And as dramatic as this may sound, I’m left feeling fortunate to be alive, after this wild experience, to live another adventurous day in Africa.

Humbled, and Blessed, by the mighty Zambezi!

Cuba, People/Culture, Travel

The Cubano Connection

Departure day, 6:00 a.m. punto (on the dot.) It’s dark out. I, and mis cuatro compadres, pile onto the bus for our final Cuban ride— to the airport. I nestled into the front seat behind Harlem, our driver for the past nine days; the doors close, wheels now set in motion—it is done. The interior lights are off, it is eerily quiet, no one is talking. A lump forms in my throat, and I can feel the water start to rise over my wider-than-normal eyes, not wanting to blink the dam open.

Water spills over my lid’s edges, warm salty streams trickling their way toward my chin. Swipe, sniff, swipe, sniff. “Wow, what is happening right now?” I ask myself.

Death Valley, Road Trips, Travel

The Power of Two-Words

Wild. Hair. | Flirty. Skirt. | New. Car. | Road. Trip.

I bought a new car on Monday. An unplanned wild hair purchase. My other car, a trusted companion of eight years, nothing wrong really—hence the two-words wild hair. At the same time I had been reading recent news about the “super bloom” happening in Death Valley National Park and projections were that it wouldn’t last long. Thoughts began swirling around inside my wanderlust brain about a quick visit to document it, but then there were those other work commitments.

On Tuesday I viewed an early look at the iMax film “National Parks Adventure” narrated by Robert Redford. Walked away from that film with a much deeper appreciation around the existence of our U.S. National Parks, and that new found sentiment saddled right next to the swirling images in my mind’s eye of yellow blooms on the Death Valley floor.

I returned home from the film which turned into an immediate swooping up of my belongings, including the flirty skirt, bedding and a few food items in preparation for an pre-dawn departure in my new car on Wednesday.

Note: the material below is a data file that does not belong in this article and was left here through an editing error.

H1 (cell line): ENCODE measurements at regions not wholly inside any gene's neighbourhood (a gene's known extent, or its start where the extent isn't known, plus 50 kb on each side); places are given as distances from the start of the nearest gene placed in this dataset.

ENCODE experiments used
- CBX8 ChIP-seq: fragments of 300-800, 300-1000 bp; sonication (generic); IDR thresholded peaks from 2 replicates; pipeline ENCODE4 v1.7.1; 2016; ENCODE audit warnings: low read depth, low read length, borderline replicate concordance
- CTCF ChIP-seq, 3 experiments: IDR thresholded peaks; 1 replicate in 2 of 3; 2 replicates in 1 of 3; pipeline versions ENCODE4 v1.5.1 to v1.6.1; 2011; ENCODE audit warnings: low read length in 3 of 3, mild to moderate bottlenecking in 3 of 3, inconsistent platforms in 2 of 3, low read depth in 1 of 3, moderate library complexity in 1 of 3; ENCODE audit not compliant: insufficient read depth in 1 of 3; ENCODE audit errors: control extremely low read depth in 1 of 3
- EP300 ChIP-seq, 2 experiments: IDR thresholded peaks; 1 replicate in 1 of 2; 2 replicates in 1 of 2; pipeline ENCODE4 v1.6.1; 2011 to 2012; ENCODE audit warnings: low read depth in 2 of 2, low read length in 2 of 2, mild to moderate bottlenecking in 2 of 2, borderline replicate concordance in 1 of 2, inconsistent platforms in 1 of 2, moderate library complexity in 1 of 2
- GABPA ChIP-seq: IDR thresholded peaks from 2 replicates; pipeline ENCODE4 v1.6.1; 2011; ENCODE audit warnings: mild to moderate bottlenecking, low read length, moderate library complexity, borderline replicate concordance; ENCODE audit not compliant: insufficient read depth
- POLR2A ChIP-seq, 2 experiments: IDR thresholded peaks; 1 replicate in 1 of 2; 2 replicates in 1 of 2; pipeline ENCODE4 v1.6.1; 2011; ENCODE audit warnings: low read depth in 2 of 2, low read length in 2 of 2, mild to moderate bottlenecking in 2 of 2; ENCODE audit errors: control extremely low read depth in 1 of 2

Road trip! [Best two words]

It really can be that easy.

I arrived in Death Valley somewhere around 10 a.m. and made a right turn toward the area named Badwater Basin, the lowest point in North America, with an elevation of 282 feet below sea level, and reportedly where the largest concentration of the blooms were to be found. I spent most of my first day in and around this area, weaving through the s-curves delivering a new presentation at every turn of gold desert flower blooms rising up against dramatic landscapes that only Death Valley can offer.

I spent three more days there exploring only some of what this U.S. treasure has to offer—those musings for another day. For now, please enjoy my take-away from my time mingling with the gold, purple and white darlings painting the desert floor. It’s been ten years since the last mega bloom and who knows when it will happen again. So grateful I took the time out of my regularly scheduled life to experience this in person.

I went for the blooms and stayed for the bliss. Sounds like a working title for my next musing…

People/Culture, Travel

That Beach Needs a Raking!

The tourmaline waters and white sandy beaches of New Providence Island, Bahamas—that’s where I was last week having a day by and on the beach. Much of the trip was a bust. Between the unusually cold weather, the (not my style) all-inclusive 70s resort and a Montezuma-esque Revenge bout with something not-good-in-paradise, brought me home early to the opposite phenomena of 90 degree weather happening in San Diego!

BUT, and I use that here to negate the above because there are always brilliant jewels to any journey, if that is the way you choose to view life—right? Right.

I found a sunny spot for the lounge chair which happened to be right next to one of the palapas you reserve for extra money. It was not hard to notice the two resort employees who were beach raking their way from the front of the palapa, dragging the sand up and over a berm, fizzling out near the shoreline. I couldn’t help opening up a conversation with the two of them, about what the heck was going on—it just didn’t make any sense.

Cuba, Travel

Fidel’s Revenge on the Road to Trinidad, Cuba